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Reign of Fire Movie Review

Movie Review by Anthony Leong © Copyright 2002

Izabella Scorupco, Matthew McConaughey, and Christian Bale

What if the mythical creatures known as dragons actually existed and emerged from a state of dormancy to wreak havoc on the modern world? That is the high concept behind "Reign of Fire", the latest effort from Rob Bowman, director of the "X-Files" movie. Mixing "Dungeons & Dragons"-inspired fantasy with "Mad Max"-style post-apocalyptic science fiction, "Reign of Fire" achieves mixed results, with a great premise and a few memorable action set pieces being bogged down by comic-book characterizations, unintelligible dialogue, and the limitations of the film's modest budget.

The story kicks off in the present day where a young boy named Quinn Ambercromby witnesses the accidental discovery and awakening of a real fire-breathing dragon in a London subway construction site. Fast forward to the year 2020, and human civilization has essentially been reduced to ashes, as the dragons have quickly increased their numbers to three million and become the dominant species on the planet. A much older Quinn (Christian Bale of "Captain Corelli's Mandolin") now leads a rag-tag group of survivors in a small stronghold. Unfortunately, like humanity in general, Quinn's settlement is on the verge of dying from starvation-- that is, if the dragons don't burn them to a crisp first.

Dragons rule the skies over London

However, a small glimmer of hope comes with the arrival of a small contingent of Americans who have flown across the Atlantic in one of the few remaining airplanes. They are led by the tough-talking and cigar-chomping Denton Van Zan (Matthew McConaughey of "U-571") who claims that the dragons can be killed, and he has done so successfully in the past. Backed by some impressive military hardware, including a helicopter, Van Zan plans to travel to London to end the dragon infestation once and for all. Apparently, all the dragons are female and there is only one male member in the species. Kill the male, and there will be no one to fertilize the next batch of dragon eggs, thereby wiping them out when the current generation dies off. Unfortunately, Quinn doesn't have a say in whether or not his group will participate in such a bold plan, which could potentially backfire and kill them all.

The dragons in the film are brought to life by the extensive use of CGI and do look impressive, particularly when Quinn's settlement is attacked by a dragon or during the film's final showdown where Quinn is face-to-face with one of them. The production design is equally impressive, with the surviving humans using whatever technology that they have been able to save, and the rest of the country, such as the road to London, clogged with scorched debris. Unfortunately, given the film's relatively modest budget, moviegoers will be disappointed by the lack of any large-scale battles between man and dragon. Most of the confrontations are one-on-one and there is little opportunity to show off Van Zan's collection of military hardware in action. Even a montage sequence showing twenty years of destruction by the rapidly reproducing dragons relies on stock footage and newspaper clippings to document the devastation and the collapse of human civilization.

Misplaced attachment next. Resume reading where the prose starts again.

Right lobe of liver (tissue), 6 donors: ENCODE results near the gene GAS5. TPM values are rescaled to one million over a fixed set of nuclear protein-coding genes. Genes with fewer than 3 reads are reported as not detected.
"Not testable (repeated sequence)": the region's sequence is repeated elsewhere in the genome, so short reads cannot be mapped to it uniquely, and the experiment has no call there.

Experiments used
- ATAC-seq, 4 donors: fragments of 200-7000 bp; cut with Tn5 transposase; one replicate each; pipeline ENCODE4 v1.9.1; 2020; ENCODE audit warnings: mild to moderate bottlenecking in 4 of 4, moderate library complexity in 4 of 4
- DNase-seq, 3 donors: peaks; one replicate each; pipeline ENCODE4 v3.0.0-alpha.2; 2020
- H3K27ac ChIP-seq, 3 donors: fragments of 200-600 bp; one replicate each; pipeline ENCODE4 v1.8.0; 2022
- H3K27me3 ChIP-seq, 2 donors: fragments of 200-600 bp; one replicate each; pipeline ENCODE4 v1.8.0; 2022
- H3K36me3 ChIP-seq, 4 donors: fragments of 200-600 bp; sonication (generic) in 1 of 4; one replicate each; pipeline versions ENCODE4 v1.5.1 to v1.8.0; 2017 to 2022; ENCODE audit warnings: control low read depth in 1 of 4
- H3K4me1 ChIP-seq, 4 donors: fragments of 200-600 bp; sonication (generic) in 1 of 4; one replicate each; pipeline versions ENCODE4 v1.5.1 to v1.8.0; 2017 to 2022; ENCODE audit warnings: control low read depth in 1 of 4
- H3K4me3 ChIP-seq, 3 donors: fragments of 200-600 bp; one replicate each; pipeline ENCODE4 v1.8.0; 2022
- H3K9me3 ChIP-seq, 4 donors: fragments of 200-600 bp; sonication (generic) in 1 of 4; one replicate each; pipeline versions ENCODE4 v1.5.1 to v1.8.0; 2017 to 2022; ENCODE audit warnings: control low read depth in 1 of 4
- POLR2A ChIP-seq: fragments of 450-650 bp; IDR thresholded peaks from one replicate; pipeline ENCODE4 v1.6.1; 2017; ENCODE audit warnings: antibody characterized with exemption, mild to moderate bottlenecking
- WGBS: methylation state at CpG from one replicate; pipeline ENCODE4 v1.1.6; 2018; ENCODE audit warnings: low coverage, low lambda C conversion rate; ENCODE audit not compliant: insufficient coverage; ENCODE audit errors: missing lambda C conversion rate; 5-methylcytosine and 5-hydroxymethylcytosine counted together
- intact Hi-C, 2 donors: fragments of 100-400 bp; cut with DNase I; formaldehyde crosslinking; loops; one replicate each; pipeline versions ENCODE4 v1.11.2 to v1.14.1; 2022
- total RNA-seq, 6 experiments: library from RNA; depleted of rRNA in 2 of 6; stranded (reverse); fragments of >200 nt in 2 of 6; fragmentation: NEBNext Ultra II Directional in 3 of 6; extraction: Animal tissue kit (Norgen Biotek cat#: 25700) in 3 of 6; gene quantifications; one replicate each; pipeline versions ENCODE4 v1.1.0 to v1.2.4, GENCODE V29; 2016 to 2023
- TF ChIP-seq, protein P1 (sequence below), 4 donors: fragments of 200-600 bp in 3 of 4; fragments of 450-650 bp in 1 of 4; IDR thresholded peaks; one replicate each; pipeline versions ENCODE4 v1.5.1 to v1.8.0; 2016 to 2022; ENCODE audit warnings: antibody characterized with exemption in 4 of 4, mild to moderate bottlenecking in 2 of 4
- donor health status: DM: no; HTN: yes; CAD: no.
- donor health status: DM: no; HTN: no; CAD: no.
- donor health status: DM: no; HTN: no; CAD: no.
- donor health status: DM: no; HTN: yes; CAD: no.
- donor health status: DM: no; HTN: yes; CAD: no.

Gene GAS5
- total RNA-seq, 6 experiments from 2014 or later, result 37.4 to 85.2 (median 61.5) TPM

McConaughey, Scorupco, and Bale

Even more disappointing is how the dragon phenomenon or the workings of a devastated world are glossed over by the film's script. Though a few intriguing details about the dragons are provided, such as how they emerge every few eons to exterminate life on the planet (including the dinosaurs) and how they use their 'natural napalm' to create ash, which is what they feed on, these are generally lacking. The same goes with what is left of humanity in the face of such a global disaster-- there is mention of roving bands of marauders and an amusing sequence showing how "Star Wars" has evolved into their mythology, but few other details are provided.

Another problem is how unintelligible the dialogue in the film is. The English characters all speak with thick accents, while the American with the most dialogue, Van Zan, speaks with a hoarse voice and always has a cigar in his month, making his lines difficult to understand. Mind you, being able to understand the dialogue tends to be a moot point, since most of the film's characters end up being flat. The characters of Quinn and Van Zan, ably backed up by Bale and McConaughey, are probably the most fleshed out in the film, though they still end up being archetypes, with the former being the scarred and ineffective leader and the latter being the madman blinded by his own hubris. The rest of the cast is relegated to even more one-dimensional roles, such as Izabella Scorupco ("Goldeneye") as helicopter pilot/love interest Alex, Alexander Siddig ("Star Trek: Deep Space 9") as a radio operator, Alice Krige ("Star Trek: First Contact") as Quinn's mother, and Gerald Butler ("Dracula 2000") as Quinn's ever-loyal right-hand man.

Comic-book cinema certainly rules the day in "Reign of Fire". Though it offers a fascinating story and some monster-movie special effects, it also suffers from a dearth of details, small-scale spectacle, and generally uninteresting characters. At best, "Reign of Fire" ends up being a guilty pleasure, a special effects-laden popcorn flick for passing the time on a hot summer night.

Images courtesy of Touchstone Pictures. All rights reserved.

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